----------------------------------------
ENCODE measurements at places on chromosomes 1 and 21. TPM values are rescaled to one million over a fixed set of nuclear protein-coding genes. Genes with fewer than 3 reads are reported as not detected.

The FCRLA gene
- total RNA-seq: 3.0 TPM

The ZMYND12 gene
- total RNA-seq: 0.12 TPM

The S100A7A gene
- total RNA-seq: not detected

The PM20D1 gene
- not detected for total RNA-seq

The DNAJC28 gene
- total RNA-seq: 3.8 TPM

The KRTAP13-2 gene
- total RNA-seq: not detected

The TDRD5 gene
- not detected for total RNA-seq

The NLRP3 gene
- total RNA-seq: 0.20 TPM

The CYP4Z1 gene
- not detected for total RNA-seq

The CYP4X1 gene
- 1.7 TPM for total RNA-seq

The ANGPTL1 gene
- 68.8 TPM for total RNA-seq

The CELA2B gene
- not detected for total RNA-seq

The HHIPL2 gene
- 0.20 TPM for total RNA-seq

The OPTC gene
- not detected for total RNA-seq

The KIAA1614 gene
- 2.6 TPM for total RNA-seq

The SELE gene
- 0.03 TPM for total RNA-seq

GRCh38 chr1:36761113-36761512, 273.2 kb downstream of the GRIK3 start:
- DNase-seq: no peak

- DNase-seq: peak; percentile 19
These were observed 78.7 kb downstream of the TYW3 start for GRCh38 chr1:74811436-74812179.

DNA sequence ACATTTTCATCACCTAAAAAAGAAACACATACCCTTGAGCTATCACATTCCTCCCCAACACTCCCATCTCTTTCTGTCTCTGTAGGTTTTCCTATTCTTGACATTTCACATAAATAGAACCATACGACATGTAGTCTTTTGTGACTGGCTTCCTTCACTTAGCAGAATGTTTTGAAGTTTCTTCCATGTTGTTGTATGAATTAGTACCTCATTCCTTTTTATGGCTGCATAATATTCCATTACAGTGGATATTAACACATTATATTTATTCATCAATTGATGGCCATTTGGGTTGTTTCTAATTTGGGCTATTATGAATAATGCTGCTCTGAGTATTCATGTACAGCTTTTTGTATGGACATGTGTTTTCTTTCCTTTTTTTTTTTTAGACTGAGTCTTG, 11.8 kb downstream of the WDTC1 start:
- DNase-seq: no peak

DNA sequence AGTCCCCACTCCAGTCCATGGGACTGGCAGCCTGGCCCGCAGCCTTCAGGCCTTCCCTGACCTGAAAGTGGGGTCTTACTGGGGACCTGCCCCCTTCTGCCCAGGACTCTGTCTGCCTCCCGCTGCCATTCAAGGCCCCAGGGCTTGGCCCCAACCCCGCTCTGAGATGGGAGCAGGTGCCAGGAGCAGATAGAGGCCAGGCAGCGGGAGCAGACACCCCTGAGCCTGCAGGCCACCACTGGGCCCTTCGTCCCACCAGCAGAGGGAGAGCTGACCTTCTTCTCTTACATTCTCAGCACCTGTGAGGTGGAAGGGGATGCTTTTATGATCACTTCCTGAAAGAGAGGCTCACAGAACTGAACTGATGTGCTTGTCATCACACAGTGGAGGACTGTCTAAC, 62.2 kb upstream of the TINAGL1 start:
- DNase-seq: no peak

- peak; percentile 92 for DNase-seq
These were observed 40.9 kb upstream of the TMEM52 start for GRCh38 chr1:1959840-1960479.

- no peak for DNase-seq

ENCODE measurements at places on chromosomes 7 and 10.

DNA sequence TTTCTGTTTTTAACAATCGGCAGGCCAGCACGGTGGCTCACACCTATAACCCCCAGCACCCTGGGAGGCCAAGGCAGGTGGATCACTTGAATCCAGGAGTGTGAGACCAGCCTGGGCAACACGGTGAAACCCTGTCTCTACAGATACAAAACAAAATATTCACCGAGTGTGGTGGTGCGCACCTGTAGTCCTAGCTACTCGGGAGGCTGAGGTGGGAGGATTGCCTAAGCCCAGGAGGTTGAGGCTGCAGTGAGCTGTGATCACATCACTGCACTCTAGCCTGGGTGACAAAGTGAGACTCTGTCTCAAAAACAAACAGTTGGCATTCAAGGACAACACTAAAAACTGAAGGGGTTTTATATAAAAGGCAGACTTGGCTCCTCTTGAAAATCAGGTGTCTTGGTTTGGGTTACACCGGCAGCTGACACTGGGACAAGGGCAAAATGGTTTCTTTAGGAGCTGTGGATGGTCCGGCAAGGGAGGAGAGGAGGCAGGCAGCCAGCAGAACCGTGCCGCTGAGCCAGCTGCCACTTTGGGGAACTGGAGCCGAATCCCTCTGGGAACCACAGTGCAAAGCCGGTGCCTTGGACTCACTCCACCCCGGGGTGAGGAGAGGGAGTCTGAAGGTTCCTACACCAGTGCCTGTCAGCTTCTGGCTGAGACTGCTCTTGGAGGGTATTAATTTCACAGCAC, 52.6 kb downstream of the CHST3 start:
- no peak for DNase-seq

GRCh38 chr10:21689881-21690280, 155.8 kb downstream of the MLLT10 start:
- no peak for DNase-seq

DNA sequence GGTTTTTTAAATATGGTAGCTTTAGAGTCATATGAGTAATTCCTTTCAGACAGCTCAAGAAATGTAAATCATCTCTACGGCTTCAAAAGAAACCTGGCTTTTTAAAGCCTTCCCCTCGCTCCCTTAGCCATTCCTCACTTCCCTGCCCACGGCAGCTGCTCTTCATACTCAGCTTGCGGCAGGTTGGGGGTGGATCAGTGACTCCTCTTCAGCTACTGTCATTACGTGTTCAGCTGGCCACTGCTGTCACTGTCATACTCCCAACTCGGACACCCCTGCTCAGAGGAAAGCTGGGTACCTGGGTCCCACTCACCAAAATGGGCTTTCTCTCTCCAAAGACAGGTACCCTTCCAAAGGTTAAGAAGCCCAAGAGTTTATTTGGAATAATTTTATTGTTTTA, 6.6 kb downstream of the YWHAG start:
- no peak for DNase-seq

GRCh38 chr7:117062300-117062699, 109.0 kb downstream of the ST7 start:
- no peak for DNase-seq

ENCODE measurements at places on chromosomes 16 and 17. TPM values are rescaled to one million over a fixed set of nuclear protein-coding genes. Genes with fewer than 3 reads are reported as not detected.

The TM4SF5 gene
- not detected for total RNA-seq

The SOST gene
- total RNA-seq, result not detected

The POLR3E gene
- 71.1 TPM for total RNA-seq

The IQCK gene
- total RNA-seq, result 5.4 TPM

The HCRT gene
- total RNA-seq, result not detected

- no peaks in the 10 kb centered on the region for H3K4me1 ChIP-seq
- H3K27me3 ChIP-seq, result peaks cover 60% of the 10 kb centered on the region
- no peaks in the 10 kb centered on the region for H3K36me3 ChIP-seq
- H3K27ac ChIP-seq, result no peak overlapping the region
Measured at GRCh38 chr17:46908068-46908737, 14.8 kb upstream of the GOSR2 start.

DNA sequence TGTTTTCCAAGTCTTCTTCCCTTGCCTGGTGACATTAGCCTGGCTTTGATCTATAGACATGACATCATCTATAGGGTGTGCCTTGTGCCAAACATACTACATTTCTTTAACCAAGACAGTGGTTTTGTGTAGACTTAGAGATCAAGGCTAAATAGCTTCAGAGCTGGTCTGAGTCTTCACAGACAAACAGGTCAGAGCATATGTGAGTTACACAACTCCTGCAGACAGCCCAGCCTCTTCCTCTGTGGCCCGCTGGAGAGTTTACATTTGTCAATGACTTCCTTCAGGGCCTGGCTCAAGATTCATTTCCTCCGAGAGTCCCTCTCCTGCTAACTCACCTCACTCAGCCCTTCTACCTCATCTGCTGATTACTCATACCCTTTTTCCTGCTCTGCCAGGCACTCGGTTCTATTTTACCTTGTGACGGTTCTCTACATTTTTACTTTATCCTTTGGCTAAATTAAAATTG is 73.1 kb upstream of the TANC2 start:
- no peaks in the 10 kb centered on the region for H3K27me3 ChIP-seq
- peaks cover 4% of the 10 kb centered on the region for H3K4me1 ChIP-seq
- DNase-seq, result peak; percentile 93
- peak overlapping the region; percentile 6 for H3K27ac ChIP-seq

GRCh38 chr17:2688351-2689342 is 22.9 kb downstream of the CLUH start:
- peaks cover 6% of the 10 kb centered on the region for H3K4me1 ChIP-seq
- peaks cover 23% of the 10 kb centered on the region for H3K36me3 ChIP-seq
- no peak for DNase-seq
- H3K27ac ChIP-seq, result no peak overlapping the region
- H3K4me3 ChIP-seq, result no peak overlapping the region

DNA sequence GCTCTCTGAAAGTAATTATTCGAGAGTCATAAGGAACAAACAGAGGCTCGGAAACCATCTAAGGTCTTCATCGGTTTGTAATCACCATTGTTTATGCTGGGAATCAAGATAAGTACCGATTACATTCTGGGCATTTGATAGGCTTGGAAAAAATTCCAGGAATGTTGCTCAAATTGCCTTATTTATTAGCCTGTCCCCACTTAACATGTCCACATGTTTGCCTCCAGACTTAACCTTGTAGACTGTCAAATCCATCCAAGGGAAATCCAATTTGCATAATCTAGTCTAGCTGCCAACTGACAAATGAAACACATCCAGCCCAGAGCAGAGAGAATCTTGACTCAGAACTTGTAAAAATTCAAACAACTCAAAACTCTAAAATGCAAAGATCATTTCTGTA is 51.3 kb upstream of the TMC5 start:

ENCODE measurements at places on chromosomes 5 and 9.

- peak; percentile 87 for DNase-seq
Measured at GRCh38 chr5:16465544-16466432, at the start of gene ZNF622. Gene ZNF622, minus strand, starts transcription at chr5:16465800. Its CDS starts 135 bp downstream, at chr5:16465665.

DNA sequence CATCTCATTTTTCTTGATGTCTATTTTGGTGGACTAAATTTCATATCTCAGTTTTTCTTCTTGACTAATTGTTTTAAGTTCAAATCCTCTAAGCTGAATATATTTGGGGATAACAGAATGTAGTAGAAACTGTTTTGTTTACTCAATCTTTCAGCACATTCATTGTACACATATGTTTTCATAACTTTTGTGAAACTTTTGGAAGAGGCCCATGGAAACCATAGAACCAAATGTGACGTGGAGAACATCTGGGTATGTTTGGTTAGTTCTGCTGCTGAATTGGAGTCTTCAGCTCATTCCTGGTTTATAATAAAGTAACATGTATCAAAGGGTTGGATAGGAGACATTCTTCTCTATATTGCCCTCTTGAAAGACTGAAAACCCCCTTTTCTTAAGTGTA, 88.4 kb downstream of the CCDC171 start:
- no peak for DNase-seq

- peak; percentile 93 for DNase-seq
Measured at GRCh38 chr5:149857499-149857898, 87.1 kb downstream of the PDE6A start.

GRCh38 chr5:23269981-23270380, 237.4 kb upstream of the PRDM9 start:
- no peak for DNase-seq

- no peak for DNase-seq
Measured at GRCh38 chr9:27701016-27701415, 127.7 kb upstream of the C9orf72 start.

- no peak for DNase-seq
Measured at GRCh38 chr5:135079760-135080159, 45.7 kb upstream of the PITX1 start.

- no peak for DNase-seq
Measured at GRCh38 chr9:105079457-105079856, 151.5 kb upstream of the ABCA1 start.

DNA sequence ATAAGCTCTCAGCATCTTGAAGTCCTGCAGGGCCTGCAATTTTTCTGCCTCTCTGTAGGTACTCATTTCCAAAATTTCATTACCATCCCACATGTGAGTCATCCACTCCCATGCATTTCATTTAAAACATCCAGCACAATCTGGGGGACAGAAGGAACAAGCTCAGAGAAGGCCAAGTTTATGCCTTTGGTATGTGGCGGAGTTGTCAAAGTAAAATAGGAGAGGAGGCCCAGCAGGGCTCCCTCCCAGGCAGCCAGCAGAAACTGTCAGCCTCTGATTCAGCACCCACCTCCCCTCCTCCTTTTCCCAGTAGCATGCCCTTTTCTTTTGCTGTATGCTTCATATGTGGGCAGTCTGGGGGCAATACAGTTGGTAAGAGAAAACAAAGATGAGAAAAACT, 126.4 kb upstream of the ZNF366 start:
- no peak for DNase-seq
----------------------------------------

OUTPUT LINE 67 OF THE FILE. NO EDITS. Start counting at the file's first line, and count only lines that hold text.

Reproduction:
- no peaks in the 10 kb centered on the region for H3K36me3 ChIP-seq